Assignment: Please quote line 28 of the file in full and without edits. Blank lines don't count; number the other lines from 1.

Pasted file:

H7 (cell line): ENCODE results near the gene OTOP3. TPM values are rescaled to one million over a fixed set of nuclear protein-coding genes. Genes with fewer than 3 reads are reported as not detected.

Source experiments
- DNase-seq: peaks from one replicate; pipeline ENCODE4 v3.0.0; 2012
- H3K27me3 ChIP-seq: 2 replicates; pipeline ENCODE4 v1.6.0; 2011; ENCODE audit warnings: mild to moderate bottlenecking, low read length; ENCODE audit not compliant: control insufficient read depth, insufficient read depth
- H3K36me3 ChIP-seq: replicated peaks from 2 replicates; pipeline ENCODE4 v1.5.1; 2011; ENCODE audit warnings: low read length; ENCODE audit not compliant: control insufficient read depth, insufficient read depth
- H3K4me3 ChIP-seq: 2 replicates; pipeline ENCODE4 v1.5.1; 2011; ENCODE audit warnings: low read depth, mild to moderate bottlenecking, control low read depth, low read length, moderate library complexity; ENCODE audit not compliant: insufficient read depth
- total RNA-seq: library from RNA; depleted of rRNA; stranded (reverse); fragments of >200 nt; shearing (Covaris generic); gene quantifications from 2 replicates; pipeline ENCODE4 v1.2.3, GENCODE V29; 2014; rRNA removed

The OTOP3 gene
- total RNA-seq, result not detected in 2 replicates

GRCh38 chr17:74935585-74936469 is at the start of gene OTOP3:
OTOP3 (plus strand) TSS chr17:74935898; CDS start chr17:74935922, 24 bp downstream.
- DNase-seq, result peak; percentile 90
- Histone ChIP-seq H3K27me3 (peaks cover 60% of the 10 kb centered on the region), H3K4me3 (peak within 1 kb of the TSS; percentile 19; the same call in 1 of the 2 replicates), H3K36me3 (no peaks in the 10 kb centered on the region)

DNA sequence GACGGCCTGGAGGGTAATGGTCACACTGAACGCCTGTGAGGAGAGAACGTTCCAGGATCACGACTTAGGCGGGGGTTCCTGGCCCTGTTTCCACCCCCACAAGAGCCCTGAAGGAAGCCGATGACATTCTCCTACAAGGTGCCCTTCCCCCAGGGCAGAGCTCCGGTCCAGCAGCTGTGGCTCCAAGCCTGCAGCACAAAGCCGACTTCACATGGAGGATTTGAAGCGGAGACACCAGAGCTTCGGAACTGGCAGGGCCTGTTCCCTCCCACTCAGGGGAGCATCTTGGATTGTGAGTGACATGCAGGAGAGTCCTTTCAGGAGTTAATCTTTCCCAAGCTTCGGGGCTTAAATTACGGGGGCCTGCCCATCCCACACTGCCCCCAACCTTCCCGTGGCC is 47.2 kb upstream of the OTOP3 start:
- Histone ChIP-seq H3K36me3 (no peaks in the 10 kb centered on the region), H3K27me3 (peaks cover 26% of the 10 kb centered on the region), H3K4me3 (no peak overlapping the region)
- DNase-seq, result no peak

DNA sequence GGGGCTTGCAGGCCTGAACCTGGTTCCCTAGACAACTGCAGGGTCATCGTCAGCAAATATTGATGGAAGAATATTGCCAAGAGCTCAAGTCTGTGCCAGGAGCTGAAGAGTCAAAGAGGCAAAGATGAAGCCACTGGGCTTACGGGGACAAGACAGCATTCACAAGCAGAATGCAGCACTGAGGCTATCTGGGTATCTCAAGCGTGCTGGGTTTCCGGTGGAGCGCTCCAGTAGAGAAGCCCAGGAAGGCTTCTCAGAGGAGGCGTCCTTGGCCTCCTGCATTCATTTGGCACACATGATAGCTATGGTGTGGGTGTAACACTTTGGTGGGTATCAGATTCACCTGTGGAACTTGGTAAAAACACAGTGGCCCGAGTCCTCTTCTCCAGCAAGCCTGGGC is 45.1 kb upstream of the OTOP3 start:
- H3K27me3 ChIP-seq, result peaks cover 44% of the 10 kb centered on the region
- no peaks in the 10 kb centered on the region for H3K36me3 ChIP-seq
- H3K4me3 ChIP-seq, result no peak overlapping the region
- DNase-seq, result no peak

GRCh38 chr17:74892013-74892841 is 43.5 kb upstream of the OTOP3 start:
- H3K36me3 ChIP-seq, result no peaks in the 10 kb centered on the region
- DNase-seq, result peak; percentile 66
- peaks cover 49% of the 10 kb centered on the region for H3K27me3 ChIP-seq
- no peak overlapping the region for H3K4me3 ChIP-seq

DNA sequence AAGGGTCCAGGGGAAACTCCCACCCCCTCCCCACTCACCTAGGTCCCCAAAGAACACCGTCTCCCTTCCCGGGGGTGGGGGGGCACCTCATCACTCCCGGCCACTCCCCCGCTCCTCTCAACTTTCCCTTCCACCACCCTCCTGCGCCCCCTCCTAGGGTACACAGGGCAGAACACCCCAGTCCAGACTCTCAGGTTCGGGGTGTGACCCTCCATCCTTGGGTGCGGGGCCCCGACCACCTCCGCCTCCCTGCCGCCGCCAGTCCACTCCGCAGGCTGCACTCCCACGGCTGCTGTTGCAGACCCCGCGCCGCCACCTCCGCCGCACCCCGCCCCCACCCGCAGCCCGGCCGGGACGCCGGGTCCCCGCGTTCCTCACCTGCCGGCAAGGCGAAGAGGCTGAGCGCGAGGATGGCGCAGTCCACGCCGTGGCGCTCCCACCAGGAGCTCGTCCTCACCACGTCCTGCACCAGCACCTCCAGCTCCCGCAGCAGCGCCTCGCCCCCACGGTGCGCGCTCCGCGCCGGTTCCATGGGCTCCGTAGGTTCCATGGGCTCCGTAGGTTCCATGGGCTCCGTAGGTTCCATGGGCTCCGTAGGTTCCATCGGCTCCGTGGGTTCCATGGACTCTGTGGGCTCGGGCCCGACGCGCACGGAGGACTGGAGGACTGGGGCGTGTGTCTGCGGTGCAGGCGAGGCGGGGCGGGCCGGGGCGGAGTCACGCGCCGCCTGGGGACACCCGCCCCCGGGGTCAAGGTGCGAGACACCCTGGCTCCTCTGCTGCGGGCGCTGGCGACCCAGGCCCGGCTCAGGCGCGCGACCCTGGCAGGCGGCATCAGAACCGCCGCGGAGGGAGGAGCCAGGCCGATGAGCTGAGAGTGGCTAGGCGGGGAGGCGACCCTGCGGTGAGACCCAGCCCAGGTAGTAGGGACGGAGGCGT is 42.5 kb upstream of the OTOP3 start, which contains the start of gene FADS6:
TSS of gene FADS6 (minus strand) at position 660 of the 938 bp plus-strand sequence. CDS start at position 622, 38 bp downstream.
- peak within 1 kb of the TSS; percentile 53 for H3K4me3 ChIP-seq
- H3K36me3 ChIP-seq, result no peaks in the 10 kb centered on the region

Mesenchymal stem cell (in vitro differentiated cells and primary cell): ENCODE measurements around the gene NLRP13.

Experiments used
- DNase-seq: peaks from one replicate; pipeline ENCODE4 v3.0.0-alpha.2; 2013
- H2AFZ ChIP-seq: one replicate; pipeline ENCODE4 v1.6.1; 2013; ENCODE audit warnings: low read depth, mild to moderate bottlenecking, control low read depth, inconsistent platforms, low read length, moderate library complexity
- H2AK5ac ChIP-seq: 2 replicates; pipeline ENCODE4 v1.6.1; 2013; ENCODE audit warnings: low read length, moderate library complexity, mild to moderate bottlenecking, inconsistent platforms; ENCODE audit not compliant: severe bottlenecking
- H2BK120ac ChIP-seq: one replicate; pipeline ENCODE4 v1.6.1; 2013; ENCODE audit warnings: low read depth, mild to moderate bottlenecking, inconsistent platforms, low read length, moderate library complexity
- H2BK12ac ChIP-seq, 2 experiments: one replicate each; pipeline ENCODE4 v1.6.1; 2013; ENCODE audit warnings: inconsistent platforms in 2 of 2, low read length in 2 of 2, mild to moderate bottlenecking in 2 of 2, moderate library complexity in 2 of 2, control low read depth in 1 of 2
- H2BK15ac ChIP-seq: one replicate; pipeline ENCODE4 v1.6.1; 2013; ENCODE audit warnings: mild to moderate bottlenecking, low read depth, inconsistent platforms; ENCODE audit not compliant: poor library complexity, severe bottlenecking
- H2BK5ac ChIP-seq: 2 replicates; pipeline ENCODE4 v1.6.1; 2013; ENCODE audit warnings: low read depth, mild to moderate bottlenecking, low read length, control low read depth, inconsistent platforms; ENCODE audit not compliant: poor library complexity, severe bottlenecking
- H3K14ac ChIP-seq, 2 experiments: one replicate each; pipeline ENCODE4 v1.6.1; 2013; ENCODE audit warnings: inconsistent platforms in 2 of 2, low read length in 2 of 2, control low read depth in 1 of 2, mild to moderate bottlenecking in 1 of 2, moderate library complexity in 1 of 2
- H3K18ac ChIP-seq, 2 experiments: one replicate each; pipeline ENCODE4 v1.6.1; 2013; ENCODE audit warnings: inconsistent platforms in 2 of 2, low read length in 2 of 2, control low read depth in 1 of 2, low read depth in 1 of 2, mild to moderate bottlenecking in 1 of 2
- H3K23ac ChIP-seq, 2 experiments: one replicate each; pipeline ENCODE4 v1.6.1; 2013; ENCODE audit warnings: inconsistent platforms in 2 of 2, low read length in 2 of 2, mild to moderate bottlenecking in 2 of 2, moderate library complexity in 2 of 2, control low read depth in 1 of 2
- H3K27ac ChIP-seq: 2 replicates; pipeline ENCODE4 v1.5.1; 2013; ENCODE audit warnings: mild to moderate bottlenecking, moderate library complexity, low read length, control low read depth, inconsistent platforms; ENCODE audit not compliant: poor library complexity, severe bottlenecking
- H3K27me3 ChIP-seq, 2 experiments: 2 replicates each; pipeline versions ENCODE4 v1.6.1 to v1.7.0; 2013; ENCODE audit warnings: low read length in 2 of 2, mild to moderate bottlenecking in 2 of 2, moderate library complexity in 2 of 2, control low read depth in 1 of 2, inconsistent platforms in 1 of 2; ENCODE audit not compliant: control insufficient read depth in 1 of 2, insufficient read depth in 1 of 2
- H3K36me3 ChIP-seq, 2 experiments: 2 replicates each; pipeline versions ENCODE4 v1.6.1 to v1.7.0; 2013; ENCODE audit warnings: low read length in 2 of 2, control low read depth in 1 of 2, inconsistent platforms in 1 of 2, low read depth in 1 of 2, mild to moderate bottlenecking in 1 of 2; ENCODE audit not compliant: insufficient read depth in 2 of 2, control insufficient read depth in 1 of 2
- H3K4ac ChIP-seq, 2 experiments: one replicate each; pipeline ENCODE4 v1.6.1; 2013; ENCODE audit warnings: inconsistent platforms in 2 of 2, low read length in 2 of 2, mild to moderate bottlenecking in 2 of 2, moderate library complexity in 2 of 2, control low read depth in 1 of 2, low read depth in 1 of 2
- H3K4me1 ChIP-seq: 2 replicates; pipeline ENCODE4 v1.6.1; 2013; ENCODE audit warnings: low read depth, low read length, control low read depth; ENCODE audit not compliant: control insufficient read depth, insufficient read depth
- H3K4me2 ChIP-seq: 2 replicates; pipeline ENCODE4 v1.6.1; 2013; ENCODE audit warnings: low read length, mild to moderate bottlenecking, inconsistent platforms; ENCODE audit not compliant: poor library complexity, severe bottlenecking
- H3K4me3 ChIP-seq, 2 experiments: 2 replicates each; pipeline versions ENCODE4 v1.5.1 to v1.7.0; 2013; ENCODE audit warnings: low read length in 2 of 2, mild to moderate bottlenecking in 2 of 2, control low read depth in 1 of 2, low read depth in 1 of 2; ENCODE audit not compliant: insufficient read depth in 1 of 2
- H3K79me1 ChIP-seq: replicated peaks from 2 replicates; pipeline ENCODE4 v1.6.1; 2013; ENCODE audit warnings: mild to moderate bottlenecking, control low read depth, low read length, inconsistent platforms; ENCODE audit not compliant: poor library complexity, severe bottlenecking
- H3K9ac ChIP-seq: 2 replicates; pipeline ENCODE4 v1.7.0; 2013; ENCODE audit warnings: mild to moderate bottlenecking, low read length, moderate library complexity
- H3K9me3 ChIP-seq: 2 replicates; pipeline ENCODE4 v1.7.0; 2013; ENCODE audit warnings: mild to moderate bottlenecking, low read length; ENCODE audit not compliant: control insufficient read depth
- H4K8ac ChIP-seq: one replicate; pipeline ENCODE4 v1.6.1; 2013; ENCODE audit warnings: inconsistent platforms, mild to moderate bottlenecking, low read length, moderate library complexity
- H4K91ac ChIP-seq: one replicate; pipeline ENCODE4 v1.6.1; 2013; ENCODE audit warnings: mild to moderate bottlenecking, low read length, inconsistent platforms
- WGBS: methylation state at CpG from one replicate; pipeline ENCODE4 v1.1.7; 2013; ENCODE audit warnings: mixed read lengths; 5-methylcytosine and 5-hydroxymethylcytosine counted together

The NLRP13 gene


TSS of gene FADS6 (minus strand) at position 660 of the 938 bp plus-strand sequence. CDS start at position 622, 38 bp downstream.